Our goal for our beloved Gilda is to help her to be as content as she can be in her doghood. So we take her on long solo hikes (she reacts to other dogs if brother Pico comes along). We take her for pond swims and pond fetch sessions at friends' swimmin' holes. We take her to Agility practice in the Agility Building that she loves. We get the big exercise balls out and do Treibball drills. We teach her tricks. Lots of tricks...

And that's kind of how we thought things would stay... we'd just keep doing the things that made her happy and we would work to avoid the things that make her shut down. Maintain the Status quo if you will...

And then, everything changed when Barn Hunt came along! Our little Gilda (medium actually according to Barn Hunt rules), it turns out, is a natural-born vermin finder! After attending 3 Practice Hunts locally with good success, we had the opportunity recently to attend our first Sanctioned Barn Hunt trial at Anything Goes For Dogs! in Marysville, OH.

{RATI Qualifying Ribbon}
First up was the Instinct Test (RAT I). Using a Novice course with a straw bale tunnel, three PVC tubes are laid out in the open. One tube is empty, one tube contains used rat litter, and one tube contains a live rat. The dog is required to find the tube containing the live rat and mark it.  The handler is required to Call the tube which requires some understanding of your dog's body language. Being new and somewhat thick-headed, I thought that Gilda needed to complete a Tunnel and a Climb (more on that to follow) in addition to marking the tube. As it turns out, all she needed to do for her Instinct Test was to clearly Mark the tube with the rat in it! We (I) wasted lots of time until the kind judge told us  to find the rat. Luckily, the Instinct test is simply a pass/fail qualification test. Despite my misunderstanding, Gilda easily qualified by finding the live rat and Marking it clearly (see if you can guess what her 'tell' is) so, she earned her RAT-I title!!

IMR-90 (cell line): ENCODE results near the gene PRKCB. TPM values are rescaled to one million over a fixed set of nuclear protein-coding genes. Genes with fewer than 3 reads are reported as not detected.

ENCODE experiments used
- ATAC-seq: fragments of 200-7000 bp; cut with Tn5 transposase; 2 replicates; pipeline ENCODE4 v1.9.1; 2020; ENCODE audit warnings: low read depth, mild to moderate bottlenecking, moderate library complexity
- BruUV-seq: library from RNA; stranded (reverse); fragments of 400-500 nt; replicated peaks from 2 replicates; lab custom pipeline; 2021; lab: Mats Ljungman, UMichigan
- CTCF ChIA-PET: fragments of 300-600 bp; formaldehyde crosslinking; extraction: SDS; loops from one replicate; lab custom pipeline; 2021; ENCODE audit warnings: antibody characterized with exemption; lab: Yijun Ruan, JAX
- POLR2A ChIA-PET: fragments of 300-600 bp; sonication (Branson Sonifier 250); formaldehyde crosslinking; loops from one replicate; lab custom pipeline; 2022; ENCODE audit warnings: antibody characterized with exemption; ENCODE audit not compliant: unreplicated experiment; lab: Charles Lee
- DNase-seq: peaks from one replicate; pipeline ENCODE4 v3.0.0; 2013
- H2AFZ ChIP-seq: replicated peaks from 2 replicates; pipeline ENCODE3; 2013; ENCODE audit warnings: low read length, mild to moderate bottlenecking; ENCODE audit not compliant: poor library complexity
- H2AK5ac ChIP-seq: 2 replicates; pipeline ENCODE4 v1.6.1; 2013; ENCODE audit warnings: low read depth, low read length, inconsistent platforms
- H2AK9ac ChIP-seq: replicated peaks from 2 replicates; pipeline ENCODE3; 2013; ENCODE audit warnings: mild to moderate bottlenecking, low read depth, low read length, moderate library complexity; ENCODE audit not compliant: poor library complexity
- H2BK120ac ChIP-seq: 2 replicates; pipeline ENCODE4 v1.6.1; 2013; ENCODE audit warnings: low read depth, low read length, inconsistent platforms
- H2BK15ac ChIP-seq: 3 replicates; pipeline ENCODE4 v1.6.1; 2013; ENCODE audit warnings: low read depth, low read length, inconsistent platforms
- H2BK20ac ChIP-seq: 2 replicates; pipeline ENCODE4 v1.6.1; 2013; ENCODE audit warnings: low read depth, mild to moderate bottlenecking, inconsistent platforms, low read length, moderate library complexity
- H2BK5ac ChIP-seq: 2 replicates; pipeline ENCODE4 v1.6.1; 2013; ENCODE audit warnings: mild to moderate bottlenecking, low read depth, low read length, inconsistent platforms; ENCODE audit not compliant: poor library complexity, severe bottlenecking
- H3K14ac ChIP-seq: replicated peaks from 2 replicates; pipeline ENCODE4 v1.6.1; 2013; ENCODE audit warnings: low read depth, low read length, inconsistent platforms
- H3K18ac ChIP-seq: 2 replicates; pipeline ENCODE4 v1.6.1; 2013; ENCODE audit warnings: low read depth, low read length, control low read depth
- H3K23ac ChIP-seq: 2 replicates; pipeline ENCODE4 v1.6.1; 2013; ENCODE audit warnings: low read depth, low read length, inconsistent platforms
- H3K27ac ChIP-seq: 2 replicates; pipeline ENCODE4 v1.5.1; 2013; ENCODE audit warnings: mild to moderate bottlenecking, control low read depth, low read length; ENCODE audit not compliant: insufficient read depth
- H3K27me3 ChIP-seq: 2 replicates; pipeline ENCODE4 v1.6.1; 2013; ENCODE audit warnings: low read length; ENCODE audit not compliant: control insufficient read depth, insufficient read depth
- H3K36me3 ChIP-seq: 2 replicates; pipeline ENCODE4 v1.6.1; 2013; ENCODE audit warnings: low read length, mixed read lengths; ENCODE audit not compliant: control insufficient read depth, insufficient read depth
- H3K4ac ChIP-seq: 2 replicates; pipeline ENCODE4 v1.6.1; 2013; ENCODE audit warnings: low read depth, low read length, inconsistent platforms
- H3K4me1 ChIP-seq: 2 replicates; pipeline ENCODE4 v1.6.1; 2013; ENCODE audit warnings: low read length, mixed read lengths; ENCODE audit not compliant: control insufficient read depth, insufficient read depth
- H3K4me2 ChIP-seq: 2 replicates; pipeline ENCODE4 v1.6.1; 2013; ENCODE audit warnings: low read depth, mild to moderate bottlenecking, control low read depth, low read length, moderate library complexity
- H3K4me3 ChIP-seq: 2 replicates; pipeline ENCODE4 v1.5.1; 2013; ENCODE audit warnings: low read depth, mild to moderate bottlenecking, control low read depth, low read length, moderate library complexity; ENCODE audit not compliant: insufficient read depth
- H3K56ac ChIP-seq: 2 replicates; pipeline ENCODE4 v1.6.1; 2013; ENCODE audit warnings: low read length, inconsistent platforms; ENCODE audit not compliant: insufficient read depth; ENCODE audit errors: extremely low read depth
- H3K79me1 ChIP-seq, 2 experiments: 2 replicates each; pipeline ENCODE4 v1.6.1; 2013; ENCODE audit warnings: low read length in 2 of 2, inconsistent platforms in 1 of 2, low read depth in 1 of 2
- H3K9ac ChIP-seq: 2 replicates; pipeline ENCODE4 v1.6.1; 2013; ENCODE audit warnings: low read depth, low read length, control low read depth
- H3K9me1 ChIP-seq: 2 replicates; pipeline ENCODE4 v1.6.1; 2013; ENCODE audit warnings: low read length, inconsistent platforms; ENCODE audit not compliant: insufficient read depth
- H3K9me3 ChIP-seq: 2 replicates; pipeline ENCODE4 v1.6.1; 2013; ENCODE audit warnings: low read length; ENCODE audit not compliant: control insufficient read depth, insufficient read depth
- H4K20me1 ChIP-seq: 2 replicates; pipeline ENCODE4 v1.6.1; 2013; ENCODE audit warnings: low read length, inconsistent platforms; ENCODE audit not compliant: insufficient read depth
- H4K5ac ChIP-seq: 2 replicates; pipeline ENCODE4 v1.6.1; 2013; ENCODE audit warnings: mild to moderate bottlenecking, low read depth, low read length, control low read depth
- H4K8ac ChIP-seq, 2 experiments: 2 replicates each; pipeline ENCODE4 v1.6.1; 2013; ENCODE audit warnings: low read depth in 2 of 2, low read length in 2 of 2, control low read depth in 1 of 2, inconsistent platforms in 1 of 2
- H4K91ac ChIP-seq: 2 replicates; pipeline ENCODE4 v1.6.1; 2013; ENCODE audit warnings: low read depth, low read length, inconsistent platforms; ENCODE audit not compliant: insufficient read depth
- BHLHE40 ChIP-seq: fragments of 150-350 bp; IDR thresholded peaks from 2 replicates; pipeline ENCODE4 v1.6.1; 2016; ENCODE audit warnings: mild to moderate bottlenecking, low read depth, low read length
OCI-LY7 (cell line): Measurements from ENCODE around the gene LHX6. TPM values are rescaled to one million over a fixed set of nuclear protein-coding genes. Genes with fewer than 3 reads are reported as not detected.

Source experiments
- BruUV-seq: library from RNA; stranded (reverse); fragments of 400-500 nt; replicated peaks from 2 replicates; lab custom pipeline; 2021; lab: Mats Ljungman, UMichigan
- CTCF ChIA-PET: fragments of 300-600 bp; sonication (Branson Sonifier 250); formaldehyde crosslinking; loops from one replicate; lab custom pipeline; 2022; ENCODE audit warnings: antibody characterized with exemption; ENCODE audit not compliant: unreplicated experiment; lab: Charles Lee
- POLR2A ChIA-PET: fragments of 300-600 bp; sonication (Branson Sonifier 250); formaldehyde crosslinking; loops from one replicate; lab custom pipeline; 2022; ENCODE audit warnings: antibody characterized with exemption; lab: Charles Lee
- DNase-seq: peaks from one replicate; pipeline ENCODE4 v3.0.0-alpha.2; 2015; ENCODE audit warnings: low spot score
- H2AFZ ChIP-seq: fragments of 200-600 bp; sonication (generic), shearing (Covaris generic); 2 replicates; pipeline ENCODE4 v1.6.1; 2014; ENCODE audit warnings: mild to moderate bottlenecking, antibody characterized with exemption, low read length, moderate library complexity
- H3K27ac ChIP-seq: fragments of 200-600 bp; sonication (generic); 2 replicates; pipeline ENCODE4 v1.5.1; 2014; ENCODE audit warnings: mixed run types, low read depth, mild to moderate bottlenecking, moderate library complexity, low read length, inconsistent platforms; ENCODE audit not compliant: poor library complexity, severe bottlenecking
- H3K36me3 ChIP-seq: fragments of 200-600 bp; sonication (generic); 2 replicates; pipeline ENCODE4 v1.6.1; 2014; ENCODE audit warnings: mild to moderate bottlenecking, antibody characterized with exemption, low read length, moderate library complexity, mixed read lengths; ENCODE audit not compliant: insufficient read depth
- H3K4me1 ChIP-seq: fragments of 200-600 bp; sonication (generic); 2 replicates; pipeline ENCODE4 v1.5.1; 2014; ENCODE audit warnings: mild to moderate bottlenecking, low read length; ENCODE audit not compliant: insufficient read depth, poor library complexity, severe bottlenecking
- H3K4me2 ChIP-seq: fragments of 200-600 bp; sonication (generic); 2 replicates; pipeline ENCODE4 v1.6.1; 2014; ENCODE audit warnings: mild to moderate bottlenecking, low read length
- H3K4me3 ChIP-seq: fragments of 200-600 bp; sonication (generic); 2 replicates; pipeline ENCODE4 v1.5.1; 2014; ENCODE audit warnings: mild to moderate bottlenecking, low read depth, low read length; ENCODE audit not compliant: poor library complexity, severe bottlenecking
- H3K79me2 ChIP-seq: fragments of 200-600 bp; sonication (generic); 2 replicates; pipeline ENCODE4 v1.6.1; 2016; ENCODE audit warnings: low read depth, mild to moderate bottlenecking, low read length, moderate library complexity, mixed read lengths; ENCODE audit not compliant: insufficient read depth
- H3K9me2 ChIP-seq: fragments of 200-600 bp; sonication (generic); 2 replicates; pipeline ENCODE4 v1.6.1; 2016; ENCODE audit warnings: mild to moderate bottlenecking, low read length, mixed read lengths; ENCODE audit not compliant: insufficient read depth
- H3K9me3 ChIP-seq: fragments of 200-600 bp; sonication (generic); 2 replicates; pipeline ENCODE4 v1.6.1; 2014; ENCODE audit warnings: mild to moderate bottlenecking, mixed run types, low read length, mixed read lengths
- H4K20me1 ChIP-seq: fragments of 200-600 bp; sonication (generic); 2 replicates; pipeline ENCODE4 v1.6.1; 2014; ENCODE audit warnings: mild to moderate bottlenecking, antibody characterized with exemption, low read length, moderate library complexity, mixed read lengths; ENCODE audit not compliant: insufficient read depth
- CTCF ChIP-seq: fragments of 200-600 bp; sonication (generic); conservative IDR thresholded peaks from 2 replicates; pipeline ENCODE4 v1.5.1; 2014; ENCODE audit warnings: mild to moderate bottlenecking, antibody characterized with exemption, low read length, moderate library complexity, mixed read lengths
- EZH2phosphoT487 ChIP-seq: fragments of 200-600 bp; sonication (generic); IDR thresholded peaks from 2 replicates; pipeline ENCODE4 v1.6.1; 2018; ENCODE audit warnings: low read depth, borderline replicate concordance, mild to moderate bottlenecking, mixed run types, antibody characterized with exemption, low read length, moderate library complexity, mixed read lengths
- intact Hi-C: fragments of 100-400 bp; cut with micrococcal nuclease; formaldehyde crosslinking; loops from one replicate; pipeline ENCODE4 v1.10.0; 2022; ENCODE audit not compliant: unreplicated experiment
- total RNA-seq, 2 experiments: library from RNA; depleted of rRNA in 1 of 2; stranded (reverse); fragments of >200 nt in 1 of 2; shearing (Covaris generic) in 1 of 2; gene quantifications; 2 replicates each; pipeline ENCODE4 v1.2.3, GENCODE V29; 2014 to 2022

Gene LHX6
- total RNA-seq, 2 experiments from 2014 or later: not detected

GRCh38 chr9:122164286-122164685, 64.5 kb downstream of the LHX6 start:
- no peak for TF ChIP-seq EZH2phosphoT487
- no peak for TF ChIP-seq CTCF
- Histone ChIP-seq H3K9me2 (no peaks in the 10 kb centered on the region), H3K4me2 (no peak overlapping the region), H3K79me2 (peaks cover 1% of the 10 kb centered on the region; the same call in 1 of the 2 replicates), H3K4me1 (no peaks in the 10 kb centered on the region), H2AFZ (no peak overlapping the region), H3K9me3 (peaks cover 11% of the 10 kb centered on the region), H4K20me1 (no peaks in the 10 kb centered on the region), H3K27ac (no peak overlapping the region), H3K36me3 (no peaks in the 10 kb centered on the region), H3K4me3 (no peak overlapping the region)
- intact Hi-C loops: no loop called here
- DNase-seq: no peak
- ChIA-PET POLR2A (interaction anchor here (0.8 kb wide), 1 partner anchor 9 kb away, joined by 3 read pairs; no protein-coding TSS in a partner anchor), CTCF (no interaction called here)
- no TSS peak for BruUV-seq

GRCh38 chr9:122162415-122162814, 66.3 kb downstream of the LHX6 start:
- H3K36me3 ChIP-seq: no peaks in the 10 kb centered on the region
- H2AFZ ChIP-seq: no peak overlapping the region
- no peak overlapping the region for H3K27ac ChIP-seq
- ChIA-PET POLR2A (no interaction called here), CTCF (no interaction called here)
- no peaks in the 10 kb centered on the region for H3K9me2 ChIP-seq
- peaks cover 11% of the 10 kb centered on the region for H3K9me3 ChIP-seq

Next up was her first official Novice Leg (RAT N). The course was similar to the RATI course except that all 3 tubes were buried somewhere in the straw out on the course. In the Novice level, the dog is required to perform a full Tunnel (entering one end and exiting the other), perform a Climb (four paws on top of a straw bale) and Mark the tube containing the Live Rat. The handler is required to clearly Call the correct tube (I raise my hand and say "RAT!")

For the first time since we tested for our Pet Partners therapy dog certificate in 2011, we were once again 'Team Gilda' and it felt great.



As we exited the Start Box together, I signaled Tunnel, and she shot through! (#1). Next she hopped onto a straw bale to hunt (#2). She then quickly jumped down and Marked a tube by (did you figure out her Mark?) pawing at the tube (#3).  I raised my hand and announced "RAT!" to call it (#4). When the judge said, "Yes", I knew we had qualified. When I learned that Gilda earned a First Place Blue Ribbon out of 22 medium dogs, I nearly cried! If any dog deserves a Blue Ribbon, it's our ever-trying, always improving Gilda!